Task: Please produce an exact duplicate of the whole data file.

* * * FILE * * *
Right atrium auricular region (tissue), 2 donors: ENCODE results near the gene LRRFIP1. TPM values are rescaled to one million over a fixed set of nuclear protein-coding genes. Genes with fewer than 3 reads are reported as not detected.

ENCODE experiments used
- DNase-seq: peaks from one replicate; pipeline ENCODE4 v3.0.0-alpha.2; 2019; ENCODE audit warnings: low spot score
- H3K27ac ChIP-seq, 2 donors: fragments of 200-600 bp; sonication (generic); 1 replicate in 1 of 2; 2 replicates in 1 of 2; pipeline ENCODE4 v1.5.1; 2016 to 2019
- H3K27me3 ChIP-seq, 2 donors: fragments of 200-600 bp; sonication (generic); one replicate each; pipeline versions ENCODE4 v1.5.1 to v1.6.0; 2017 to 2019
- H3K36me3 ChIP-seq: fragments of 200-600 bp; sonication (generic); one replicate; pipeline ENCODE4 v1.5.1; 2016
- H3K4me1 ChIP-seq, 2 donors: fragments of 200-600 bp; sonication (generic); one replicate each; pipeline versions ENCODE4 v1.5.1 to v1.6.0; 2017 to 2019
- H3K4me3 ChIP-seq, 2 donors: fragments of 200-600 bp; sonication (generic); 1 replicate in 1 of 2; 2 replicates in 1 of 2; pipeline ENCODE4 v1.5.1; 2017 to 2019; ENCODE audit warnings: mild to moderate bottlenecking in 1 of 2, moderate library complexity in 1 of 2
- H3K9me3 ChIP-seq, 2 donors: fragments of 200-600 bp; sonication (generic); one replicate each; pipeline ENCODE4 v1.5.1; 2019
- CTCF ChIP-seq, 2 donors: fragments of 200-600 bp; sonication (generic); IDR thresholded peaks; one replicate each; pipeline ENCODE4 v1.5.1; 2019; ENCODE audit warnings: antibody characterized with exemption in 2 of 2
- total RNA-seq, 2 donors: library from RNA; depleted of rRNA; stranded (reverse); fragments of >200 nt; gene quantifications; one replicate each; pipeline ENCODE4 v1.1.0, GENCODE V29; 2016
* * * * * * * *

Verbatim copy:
Right atrium auricular region (tissue), 2 donors: ENCODE results near the gene LRRFIP1. TPM values are rescaled to one million over a fixed set of nuclear protein-coding genes. Genes with fewer than 3 reads are reported as not detected.

ENCODE experiments used
- DNase-seq: peaks from one replicate; pipeline ENCODE4 v3.0.0-alpha.2; 2019; ENCODE audit warnings: low spot score
- H3K27ac ChIP-seq, 2 donors: fragments of 200-600 bp; sonication (generic); 1 replicate in 1 of 2; 2 replicates in 1 of 2; pipeline ENCODE4 v1.5.1; 2016 to 2019
- H3K27me3 ChIP-seq, 2 donors: fragments of 200-600 bp; sonication (generic); one replicate each; pipeline versions ENCODE4 v1.5.1 to v1.6.0; 2017 to 2019
- H3K36me3 ChIP-seq: fragments of 200-600 bp; sonication (generic); one replicate; pipeline ENCODE4 v1.5.1; 2016
- H3K4me1 ChIP-seq, 2 donors: fragments of 200-600 bp; sonication (generic); one replicate each; pipeline versions ENCODE4 v1.5.1 to v1.6.0; 2017 to 2019
- H3K4me3 ChIP-seq, 2 donors: fragments of 200-600 bp; sonication (generic); 1 replicate in 1 of 2; 2 replicates in 1 of 2; pipeline ENCODE4 v1.5.1; 2017 to 2019; ENCODE audit warnings: mild to moderate bottlenecking in 1 of 2, moderate library complexity in 1 of 2
- H3K9me3 ChIP-seq, 2 donors: fragments of 200-600 bp; sonication (generic); one replicate each; pipeline ENCODE4 v1.5.1; 2019
- CTCF ChIP-seq, 2 donors: fragments of 200-600 bp; sonication (generic); IDR thresholded peaks; one replicate each; pipeline ENCODE4 v1.5.1; 2019; ENCODE audit warnings: antibody characterized with exemption in 2 of 2
- total RNA-seq, 2 donors: library from RNA; depleted of rRNA; stranded (reverse); fragments of >200 nt; gene quantifications; one replicate each; pipeline ENCODE4 v1.1.0, GENCODE V29; 2016